Kono continued to form relationships as Bellmare’s chairman, personally going to every community center in Hiratsuka to sell his vision of the club’s transition from being owned by a company to being owned by the public.
In spite of the team’s relegation to the J. League’s second division, the loss of its star players and the club’s lack of funding, Kono’s candor won over locals who continued to back the team, which was renamed from Bellmare Hiratsuka as part of a push to expand its hometown area.
“As a politician, even as close as he is to becoming prime minister, that’s his way of doing things,” Makabe said. “He wants to hear what people want, what their concerns are, and if he can respond to those issues he’ll earn their support.”
Kono, alongside Makabe and club President Kikuo Konagaya, set out to establish a new blueprint for the club, looking beyond soccer to find ways to contribute to a healthy sporting culture in the community — one of the main tenets of the J. League’s “100 Year Vision.” The nonprofit Shonan Bellmare Sports Club was established in 2002, fielding teams in disciplines ranging from triathlon to rugby sevens.
As he sought to balance the club’s finances, Kono’s infamous temper reared its head in meetings — often in frustration over what Makabe describes as employees not giving their best effort or being evasive in their presentations.
“He was always very logical in pointing these things out,” Makabe said. “Someone might see that and think he was really angry, but he was passionate, and he would scold people because he wanted to make the point that if you don’t do this right, you won’t be able to keep doing this great job.”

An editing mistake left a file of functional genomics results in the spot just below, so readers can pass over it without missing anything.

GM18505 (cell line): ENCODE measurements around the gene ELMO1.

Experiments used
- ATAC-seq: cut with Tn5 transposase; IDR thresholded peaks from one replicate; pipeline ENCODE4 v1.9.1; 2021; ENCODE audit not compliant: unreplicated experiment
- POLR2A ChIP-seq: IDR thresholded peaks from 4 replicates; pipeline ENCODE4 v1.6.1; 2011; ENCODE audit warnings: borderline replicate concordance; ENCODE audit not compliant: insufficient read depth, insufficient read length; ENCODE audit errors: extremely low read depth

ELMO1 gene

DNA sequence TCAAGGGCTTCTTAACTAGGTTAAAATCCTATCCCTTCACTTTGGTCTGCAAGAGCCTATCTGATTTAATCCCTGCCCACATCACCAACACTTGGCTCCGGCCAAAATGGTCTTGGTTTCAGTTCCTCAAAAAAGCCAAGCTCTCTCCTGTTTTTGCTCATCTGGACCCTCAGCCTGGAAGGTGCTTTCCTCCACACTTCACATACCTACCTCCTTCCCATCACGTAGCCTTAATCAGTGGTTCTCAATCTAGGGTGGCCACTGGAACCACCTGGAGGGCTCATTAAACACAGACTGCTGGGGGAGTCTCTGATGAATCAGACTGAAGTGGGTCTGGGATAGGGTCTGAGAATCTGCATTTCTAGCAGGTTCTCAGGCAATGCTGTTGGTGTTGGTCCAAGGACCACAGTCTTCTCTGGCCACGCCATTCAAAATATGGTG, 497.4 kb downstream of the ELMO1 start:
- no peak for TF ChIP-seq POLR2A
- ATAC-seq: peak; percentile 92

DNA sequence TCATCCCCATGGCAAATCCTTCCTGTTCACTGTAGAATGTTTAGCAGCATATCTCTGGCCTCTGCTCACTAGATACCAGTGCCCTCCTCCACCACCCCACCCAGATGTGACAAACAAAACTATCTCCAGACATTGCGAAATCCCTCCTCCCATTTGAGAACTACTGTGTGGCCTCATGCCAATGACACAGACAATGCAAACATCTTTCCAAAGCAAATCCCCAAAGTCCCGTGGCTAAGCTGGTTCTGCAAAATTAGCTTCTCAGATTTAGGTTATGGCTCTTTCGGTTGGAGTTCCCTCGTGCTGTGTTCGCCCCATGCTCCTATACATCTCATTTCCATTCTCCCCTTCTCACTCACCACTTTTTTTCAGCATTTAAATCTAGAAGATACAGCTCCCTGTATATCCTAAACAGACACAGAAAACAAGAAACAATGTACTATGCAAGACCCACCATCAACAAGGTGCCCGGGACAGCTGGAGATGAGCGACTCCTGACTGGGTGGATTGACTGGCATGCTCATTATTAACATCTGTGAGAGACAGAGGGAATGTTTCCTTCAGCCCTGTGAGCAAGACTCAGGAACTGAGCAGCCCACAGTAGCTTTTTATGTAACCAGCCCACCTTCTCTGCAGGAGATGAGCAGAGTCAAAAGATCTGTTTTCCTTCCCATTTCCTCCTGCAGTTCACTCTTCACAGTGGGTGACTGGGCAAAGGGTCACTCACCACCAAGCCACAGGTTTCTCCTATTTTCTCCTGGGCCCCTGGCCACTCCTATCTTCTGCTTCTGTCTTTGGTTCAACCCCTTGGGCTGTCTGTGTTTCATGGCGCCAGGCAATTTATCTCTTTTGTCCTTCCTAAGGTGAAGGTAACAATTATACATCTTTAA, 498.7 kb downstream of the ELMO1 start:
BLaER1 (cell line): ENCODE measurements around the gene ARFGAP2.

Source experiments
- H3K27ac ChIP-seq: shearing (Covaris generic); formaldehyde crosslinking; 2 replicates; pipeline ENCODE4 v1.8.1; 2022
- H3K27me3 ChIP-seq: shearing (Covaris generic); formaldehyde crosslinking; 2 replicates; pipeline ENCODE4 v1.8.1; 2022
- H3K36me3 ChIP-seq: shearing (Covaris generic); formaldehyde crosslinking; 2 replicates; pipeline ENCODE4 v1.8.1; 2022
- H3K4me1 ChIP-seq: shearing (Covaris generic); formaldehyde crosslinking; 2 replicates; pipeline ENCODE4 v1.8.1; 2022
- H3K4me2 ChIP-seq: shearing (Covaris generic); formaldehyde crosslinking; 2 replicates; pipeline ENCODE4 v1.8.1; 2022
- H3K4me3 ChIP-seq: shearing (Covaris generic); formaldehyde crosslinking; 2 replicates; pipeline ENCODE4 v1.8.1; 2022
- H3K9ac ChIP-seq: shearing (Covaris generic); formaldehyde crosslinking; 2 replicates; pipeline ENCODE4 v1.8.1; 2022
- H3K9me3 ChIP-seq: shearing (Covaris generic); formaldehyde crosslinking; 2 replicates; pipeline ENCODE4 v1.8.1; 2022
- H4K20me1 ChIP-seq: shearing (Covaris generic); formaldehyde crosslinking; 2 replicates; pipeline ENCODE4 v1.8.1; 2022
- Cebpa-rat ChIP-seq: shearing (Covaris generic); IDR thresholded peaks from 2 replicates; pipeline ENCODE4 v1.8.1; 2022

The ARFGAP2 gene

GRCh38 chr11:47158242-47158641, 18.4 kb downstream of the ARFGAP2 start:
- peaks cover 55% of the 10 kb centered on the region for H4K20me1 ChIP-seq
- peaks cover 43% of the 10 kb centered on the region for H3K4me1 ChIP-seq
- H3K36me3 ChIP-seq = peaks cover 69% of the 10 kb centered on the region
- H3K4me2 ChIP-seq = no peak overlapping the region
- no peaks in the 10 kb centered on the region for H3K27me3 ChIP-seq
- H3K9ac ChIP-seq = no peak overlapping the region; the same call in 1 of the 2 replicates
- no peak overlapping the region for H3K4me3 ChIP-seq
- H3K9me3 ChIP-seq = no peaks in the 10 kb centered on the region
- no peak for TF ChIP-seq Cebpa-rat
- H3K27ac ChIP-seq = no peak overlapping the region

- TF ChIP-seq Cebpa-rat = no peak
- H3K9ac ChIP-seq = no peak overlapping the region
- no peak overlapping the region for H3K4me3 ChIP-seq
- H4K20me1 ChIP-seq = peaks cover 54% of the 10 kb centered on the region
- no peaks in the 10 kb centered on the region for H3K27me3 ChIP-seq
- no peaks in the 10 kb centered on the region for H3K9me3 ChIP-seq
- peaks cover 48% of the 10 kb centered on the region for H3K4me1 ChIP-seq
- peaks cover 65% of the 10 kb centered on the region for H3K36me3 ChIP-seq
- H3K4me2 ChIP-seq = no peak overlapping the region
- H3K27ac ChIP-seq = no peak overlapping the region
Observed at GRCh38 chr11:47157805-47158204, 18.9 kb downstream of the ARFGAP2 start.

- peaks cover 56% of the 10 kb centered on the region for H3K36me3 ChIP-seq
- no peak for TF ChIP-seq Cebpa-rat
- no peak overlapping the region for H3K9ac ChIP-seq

Not all of Kono’s ideas were positively received by fans, however. An early proposal that supporters should avoid going to away games — instead focusing on home games from which the club earned more revenue — drew immediate backlash, prompting an apology.
While the suggestion made sense from a financial perspective, Makabe says, the incident underlines Kono’s willingness to adjust course and compromise — a trait that could serve him well if he becomes prime minister.
“Whether it’s the Bellmare supporters or the pro-nuclear lobby, Kono has learned to balance his ideals with reality,” Makabe said. “When (Environment Minister) Shinjiro Koizumi and (former Defense Minister) Shigeru Ishiba say that it’s time to let Kono take charge, it shows that he’s been working hard to reduce that gap.”
Even as the team struggled to earn promotion back to the J1, Kono was less focused on replicating the success of Kashima Antlers, Japan’s most successful side, and more concerned with turning Bellmare into a globally conscious club — a view bolstered by his own experiences studying overseas at Georgetown and what is now the Warsaw School of Economics.
“Kono understood that the Japanese way of thinking wasn’t always right,” Makabe said, noting the eventual hirings of former general manager and President Satoshi Okura — who studied at the Johan Cruyff Institute in Spain — and former manager Cho Kwi-jae, who trained as a coach in Germany before eventually leading the team to J1 stability as well as the 2018 Levain Cup title.
— 河野太郎 (@konotarogomame) August 13, 2019
Although Bellmare returned to private ownership in 2018 following an investment by fitness chain Rizap, it has remained committed to the path Kono helped chart, shifting its focus to developing local players capable of joining larger teams and generating transfer fees.
While Nakata remains Bellmare’s most famous export, the team was well represented at the recent Tokyo Olympics by former midfielder Wataru Endo — considered by some to be the best Japanese player in Europe — and current goalkeeper Kosei Tani.
Just as those players have carried Bellmare’s name around the world, Makabe is confident that Kono is capable of doing the same.
“At the time he was chairman he was a first-term member of the Diet, but I thought he could reach the top,” Makabe said. “There aren’t too many politicians who started their careers wanting to become the prime minister. But Kono, from when he was very young, wanted to reach the top and make Japan better.
“Hidetoshi Nakata wanted to go overseas and play for Japan and win a World Cup. I think Endo and Tani are the same. Kono is that kind of politician.”